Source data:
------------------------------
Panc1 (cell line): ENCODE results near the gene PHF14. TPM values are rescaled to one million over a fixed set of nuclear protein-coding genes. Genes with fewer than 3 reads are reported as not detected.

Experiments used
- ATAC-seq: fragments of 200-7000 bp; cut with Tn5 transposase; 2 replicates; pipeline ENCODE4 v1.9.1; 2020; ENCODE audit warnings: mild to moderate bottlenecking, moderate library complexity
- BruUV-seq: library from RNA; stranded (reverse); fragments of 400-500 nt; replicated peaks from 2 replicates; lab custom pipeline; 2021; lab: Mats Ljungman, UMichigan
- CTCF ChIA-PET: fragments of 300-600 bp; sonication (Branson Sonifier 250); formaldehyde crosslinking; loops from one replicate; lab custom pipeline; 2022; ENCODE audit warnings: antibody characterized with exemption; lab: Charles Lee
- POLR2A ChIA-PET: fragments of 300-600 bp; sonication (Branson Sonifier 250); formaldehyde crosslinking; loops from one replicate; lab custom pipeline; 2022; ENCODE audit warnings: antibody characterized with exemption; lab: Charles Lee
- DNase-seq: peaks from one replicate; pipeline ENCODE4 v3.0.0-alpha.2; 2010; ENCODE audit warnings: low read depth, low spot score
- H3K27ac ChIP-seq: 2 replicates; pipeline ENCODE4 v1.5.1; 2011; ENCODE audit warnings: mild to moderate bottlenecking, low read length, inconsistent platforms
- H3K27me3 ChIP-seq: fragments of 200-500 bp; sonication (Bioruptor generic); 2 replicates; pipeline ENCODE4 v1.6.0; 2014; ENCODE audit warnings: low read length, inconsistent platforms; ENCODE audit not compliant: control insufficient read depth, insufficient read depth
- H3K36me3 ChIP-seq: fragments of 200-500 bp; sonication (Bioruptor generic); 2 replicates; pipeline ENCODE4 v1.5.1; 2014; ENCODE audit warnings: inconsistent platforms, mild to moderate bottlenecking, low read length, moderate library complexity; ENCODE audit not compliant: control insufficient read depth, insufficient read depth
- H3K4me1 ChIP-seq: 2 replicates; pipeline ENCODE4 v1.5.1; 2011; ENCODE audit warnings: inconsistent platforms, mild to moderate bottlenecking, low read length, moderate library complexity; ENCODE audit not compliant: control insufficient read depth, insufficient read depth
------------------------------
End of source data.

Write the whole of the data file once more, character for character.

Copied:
Panc1 (cell line): ENCODE results near the gene PHF14. TPM values are rescaled to one million over a fixed set of nuclear protein-coding genes. Genes with fewer than 3 reads are reported as not detected.

Experiments used
- ATAC-seq: fragments of 200-7000 bp; cut with Tn5 transposase; 2 replicates; pipeline ENCODE4 v1.9.1; 2020; ENCODE audit warnings: mild to moderate bottlenecking, moderate library complexity
- BruUV-seq: library from RNA; stranded (reverse); fragments of 400-500 nt; replicated peaks from 2 replicates; lab custom pipeline; 2021; lab: Mats Ljungman, UMichigan
- CTCF ChIA-PET: fragments of 300-600 bp; sonication (Branson Sonifier 250); formaldehyde crosslinking; loops from one replicate; lab custom pipeline; 2022; ENCODE audit warnings: antibody characterized with exemption; lab: Charles Lee
- POLR2A ChIA-PET: fragments of 300-600 bp; sonication (Branson Sonifier 250); formaldehyde crosslinking; loops from one replicate; lab custom pipeline; 2022; ENCODE audit warnings: antibody characterized with exemption; lab: Charles Lee
- DNase-seq: peaks from one replicate; pipeline ENCODE4 v3.0.0-alpha.2; 2010; ENCODE audit warnings: low read depth, low spot score
- H3K27ac ChIP-seq: 2 replicates; pipeline ENCODE4 v1.5.1; 2011; ENCODE audit warnings: mild to moderate bottlenecking, low read length, inconsistent platforms
- H3K27me3 ChIP-seq: fragments of 200-500 bp; sonication (Bioruptor generic); 2 replicates; pipeline ENCODE4 v1.6.0; 2014; ENCODE audit warnings: low read length, inconsistent platforms; ENCODE audit not compliant: control insufficient read depth, insufficient read depth
- H3K36me3 ChIP-seq: fragments of 200-500 bp; sonication (Bioruptor generic); 2 replicates; pipeline ENCODE4 v1.5.1; 2014; ENCODE audit warnings: inconsistent platforms, mild to moderate bottlenecking, low read length, moderate library complexity; ENCODE audit not compliant: control insufficient read depth, insufficient read depth
- H3K4me1 ChIP-seq: 2 replicates; pipeline ENCODE4 v1.5.1; 2011; ENCODE audit warnings: inconsistent platforms, mild to moderate bottlenecking, low read length, moderate library complexity; ENCODE audit not compliant: control insufficient read depth, insufficient read depth